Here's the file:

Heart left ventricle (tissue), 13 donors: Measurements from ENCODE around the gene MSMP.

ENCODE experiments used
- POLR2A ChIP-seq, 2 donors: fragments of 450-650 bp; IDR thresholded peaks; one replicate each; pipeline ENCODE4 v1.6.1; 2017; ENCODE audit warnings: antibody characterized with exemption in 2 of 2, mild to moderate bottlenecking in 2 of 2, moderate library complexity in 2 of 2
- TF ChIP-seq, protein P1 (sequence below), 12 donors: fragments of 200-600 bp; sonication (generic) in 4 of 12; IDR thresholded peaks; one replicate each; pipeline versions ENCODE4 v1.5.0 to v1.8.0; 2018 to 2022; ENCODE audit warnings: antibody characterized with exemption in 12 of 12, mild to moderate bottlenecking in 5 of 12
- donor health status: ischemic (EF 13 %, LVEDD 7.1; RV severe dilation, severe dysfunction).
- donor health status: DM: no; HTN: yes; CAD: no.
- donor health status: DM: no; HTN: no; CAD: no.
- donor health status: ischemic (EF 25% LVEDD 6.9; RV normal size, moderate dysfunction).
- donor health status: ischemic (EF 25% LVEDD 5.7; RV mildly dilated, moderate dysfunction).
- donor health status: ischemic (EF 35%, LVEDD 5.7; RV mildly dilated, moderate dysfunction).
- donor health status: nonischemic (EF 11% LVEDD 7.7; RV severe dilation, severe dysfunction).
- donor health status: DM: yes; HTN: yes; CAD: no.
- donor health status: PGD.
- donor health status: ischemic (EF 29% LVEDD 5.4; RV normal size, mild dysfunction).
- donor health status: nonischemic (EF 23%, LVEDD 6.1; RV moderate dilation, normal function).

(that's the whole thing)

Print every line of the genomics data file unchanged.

Heart left ventricle (tissue), 13 donors: Measurements from ENCODE around the gene MSMP.

ENCODE experiments used
- POLR2A ChIP-seq, 2 donors: fragments of 450-650 bp; IDR thresholded peaks; one replicate each; pipeline ENCODE4 v1.6.1; 2017; ENCODE audit warnings: antibody characterized with exemption in 2 of 2, mild to moderate bottlenecking in 2 of 2, moderate library complexity in 2 of 2
- TF ChIP-seq, protein P1 (sequence below), 12 donors: fragments of 200-600 bp; sonication (generic) in 4 of 12; IDR thresholded peaks; one replicate each; pipeline versions ENCODE4 v1.5.0 to v1.8.0; 2018 to 2022; ENCODE audit warnings: antibody characterized with exemption in 12 of 12, mild to moderate bottlenecking in 5 of 12
- donor health status: ischemic (EF 13 %, LVEDD 7.1; RV severe dilation, severe dysfunction).
- donor health status: DM: no; HTN: yes; CAD: no.
- donor health status: DM: no; HTN: no; CAD: no.
- donor health status: ischemic (EF 25% LVEDD 6.9; RV normal size, moderate dysfunction).
- donor health status: ischemic (EF 25% LVEDD 5.7; RV mildly dilated, moderate dysfunction).
- donor health status: ischemic (EF 35%, LVEDD 5.7; RV mildly dilated, moderate dysfunction).
- donor health status: nonischemic (EF 11% LVEDD 7.7; RV severe dilation, severe dysfunction).
- donor health status: DM: yes; HTN: yes; CAD: no.
- donor health status: PGD.
- donor health status: ischemic (EF 29% LVEDD 5.4; RV normal size, mild dysfunction).
- donor health status: nonischemic (EF 23%, LVEDD 6.1; RV moderate dilation, normal function).